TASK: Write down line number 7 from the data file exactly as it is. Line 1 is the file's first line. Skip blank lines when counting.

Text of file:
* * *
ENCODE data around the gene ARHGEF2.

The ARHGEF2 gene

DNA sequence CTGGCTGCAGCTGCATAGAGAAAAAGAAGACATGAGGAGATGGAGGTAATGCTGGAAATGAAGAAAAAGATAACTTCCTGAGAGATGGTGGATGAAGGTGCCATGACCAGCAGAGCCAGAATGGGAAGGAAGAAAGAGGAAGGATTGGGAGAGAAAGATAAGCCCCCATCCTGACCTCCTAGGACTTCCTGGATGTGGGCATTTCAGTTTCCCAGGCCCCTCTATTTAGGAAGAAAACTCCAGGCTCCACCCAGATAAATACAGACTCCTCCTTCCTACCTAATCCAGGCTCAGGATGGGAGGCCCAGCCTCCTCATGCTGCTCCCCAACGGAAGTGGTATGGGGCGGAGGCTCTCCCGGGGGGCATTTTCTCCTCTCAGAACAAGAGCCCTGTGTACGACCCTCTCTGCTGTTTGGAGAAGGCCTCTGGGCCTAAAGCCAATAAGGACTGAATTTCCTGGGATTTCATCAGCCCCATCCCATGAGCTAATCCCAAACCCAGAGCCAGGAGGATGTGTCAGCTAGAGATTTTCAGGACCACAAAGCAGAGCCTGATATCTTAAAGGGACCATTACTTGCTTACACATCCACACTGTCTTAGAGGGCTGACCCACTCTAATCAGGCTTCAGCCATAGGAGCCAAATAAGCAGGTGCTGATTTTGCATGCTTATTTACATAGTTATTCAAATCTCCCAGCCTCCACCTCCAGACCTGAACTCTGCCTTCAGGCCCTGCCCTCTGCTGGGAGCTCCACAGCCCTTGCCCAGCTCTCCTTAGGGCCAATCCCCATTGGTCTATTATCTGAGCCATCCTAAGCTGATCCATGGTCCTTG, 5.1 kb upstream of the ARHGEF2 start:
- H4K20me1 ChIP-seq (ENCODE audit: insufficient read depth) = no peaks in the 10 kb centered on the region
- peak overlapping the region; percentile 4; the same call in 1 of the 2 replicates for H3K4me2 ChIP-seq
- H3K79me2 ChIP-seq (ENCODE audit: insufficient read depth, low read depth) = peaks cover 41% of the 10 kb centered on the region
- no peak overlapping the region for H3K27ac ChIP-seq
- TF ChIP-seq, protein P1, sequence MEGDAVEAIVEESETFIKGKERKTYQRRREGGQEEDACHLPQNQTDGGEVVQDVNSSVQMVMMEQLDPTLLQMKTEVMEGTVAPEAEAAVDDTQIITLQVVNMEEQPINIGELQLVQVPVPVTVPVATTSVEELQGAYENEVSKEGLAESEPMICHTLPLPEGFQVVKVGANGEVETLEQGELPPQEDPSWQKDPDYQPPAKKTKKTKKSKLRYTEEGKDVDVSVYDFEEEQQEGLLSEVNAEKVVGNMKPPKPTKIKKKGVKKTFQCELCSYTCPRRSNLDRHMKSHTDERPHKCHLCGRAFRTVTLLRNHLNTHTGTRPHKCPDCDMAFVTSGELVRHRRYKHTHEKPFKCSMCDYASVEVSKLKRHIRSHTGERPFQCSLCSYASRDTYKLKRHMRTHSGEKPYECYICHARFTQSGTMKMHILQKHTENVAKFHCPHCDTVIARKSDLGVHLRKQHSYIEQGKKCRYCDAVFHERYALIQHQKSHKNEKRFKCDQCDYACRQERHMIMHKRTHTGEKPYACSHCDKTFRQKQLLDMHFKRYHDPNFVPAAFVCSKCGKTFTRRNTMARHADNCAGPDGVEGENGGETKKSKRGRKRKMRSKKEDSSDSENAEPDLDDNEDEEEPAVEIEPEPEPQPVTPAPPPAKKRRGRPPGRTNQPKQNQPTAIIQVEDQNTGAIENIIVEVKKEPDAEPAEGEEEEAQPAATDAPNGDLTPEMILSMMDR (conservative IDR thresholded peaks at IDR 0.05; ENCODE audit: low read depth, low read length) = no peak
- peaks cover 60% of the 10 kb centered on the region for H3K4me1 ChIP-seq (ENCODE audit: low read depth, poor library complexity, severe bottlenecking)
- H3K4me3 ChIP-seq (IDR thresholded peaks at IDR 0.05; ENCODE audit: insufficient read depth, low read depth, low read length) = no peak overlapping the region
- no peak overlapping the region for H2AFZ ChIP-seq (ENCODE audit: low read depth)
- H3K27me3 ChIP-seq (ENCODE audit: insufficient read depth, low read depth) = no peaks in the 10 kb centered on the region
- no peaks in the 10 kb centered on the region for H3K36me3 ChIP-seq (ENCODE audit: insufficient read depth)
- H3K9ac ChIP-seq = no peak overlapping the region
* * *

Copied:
- no peak overlapping the region for H3K27ac ChIP-seq